Two points. First, although there’s been little actual rollback so far, doesn’t mean some of the deregulatory initiatives Pruitt set in play will not ultimately succeed. So, it’s at this point it’s premature to assess Pruitt’s deregulatory impact.
And second, even if the Trump/Pruitt/Wheeler EPA were merely to continue the previous administration’s environmental policy trends, these themselves were an inadequate response to numerous environmental challenges, certainly those involving climate change and plastics, to name just a couple. At the risk of sounding like a broken record, I’ll repeat that Trump’s predecessor is so often given the benefit of the doubt– even though , the EPA’s record during his watch is not nearly as impressive, fearless, nor tactically efficacious as has been touted.
Going forward, with an EPA that’s committed to a deregulatory agenda, the onus shifts to private initiatives, and state and local regulation, to address environmental challenges. As this piece I recently crossposted from DeSmogBlog, As Industry Pushes Billion-Dollar Fracked Petrochemical Projects, State Regulators Struggle To Keep Up, makes clear, state regulators are often overwhelmed and outgunned when they try to regulate areas where federal regulators have punted. The situation appears to be asymmetric: state regulators, including Pruitt in his previous guise as Oklahoma attorney general, have a greater ability to stymie effective federal regulation, than they do to step in effectively to offset federal inaction.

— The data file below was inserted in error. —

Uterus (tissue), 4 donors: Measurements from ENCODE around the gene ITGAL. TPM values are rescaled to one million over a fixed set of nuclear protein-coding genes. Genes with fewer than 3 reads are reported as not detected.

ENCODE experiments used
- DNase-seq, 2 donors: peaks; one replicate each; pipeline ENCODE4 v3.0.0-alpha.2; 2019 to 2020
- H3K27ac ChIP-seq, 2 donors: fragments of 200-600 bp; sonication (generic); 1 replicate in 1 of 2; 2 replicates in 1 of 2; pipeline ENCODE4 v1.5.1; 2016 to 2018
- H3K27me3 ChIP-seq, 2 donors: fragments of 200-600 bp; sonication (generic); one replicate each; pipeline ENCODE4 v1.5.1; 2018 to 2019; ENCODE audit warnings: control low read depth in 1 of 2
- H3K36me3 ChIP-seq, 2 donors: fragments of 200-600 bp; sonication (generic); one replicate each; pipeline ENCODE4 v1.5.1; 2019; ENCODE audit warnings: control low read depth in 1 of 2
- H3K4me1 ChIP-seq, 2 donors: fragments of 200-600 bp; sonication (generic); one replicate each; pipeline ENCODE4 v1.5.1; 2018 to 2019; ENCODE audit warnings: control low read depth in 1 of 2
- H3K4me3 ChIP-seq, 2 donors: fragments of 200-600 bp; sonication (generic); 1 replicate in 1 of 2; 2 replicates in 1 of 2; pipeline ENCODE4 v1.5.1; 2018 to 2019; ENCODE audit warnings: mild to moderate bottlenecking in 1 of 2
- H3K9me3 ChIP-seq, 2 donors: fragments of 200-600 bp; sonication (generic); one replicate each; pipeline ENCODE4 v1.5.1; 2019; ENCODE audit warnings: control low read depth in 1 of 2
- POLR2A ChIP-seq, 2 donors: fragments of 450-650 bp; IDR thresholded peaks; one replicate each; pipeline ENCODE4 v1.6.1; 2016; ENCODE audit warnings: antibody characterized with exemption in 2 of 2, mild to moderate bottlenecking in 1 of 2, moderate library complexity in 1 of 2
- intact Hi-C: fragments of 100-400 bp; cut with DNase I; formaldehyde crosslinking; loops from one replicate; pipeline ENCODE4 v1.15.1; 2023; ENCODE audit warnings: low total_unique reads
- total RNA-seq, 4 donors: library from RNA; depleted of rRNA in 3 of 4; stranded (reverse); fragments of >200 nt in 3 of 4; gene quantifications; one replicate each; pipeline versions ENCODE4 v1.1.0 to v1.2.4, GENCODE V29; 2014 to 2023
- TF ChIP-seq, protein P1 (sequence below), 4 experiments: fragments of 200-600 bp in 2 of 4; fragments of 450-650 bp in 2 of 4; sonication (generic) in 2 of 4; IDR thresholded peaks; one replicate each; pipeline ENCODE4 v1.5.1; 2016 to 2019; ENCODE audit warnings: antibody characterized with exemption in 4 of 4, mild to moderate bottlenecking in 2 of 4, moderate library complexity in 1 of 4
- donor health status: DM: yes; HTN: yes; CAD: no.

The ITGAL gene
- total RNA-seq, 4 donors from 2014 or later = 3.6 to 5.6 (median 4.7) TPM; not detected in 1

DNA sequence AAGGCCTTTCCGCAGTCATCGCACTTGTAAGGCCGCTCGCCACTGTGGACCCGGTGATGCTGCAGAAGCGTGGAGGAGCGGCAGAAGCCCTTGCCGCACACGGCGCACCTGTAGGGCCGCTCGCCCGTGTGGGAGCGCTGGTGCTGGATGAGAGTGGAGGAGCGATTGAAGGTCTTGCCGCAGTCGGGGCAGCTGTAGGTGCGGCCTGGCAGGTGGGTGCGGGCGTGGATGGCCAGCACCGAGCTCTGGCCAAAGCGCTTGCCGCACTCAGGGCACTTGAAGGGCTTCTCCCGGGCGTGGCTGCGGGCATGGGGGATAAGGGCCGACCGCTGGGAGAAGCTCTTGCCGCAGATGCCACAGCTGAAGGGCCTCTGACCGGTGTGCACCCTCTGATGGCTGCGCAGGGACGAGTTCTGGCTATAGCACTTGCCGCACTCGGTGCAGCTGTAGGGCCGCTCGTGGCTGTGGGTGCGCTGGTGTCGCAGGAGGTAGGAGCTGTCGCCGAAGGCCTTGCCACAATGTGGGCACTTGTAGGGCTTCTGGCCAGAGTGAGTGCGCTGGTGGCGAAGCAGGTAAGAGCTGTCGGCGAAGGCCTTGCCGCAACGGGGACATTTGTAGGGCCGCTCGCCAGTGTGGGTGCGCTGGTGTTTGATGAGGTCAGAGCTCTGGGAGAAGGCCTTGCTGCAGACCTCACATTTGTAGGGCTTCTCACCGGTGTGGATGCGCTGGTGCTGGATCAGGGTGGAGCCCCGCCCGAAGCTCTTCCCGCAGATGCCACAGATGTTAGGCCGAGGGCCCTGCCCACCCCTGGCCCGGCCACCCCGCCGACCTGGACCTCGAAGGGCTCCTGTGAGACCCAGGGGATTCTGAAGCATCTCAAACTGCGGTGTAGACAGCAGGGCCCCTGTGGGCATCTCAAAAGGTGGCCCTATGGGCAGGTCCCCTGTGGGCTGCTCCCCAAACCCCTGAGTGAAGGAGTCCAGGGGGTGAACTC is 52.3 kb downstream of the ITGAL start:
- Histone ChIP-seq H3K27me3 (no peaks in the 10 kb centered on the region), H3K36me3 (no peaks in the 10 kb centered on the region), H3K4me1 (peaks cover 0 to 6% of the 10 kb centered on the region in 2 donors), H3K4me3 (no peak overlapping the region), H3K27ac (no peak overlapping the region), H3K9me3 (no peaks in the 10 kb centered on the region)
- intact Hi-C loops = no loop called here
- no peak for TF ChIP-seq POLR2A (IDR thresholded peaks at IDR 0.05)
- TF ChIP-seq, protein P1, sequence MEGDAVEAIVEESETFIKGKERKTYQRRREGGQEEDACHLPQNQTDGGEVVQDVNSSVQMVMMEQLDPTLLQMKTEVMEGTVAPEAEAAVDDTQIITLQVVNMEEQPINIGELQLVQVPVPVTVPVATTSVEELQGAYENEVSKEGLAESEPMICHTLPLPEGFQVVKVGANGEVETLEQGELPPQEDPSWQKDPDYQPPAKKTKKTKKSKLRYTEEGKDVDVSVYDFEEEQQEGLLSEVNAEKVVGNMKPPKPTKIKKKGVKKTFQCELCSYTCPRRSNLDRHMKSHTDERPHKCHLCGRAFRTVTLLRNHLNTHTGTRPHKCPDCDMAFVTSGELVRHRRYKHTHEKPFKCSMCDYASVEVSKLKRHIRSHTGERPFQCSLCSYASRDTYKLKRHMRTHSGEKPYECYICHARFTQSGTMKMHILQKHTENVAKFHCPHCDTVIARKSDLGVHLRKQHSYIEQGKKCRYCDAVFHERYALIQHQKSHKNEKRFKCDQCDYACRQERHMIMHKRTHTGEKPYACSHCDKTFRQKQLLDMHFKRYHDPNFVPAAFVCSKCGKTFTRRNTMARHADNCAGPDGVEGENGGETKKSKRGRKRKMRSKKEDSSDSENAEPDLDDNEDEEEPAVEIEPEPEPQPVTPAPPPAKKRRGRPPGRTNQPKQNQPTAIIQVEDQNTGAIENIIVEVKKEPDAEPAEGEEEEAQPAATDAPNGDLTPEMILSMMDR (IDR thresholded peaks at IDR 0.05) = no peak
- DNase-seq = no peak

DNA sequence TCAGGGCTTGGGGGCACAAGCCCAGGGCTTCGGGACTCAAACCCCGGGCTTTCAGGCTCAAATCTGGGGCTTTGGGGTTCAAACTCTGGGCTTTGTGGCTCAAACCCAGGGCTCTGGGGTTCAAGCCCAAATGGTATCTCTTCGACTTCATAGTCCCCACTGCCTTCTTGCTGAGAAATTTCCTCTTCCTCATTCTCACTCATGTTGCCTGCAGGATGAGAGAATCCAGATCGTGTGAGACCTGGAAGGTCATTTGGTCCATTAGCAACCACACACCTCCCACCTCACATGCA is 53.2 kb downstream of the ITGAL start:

Bottom Line: How Will Policy Change Under the New EPA Head?
Until a Pruitt successor is confirmed, that’s impossible to say. Assuming the replacement is Wheeler is confirmed, what could we expect? Will the EPA’s environmental protection record improve?
Short answer: hah! Hah, hah.hah. Huge amounts of money, coming from fossil fuel interests (including but not limited to the Kochs), continue to promote a damn the torpedoes, full speed ahead path to environmental disaster. That means the basic contours of Trump policy won’t change merely because personnel does. Sadly, plenty of sailors are willing to advance an aggressive deregulatory agenda.
Indeed, an April NY Times piece, suggests that Wheeler might prove more effective at implementing Trump’s deregulatory agenda than has Pruitt, “Mr. Wheeler is viewed as a low-key insider with years of Washington experience in the art of pursuing policy change while avoiding public distraction.” (In the interests of keeping this post short, I’ve limited my quotations from other material, and encourage interested readers to read this NYT account in full. The NYT double downs on that previous analysis in this 5th July update, )
I also should mention in passing that we cannot expect the courts– and the Supreme Court, once another Trump nominee is in all likelihood confirmed– to intervene to deflect or overturn these initiatives.
I don’t want to suggest getting rid of Pruitt is of no consequence. Given that no matter who is chosen to be its next head, Trump’s EPA will be committed to a deregulatory agenda, the more chaos and craziness roiling the agency– including uncertainty over personnel– the less likely that agenda will be efficiently achieved. But there is both less and more to be seen here than initially meets the eye.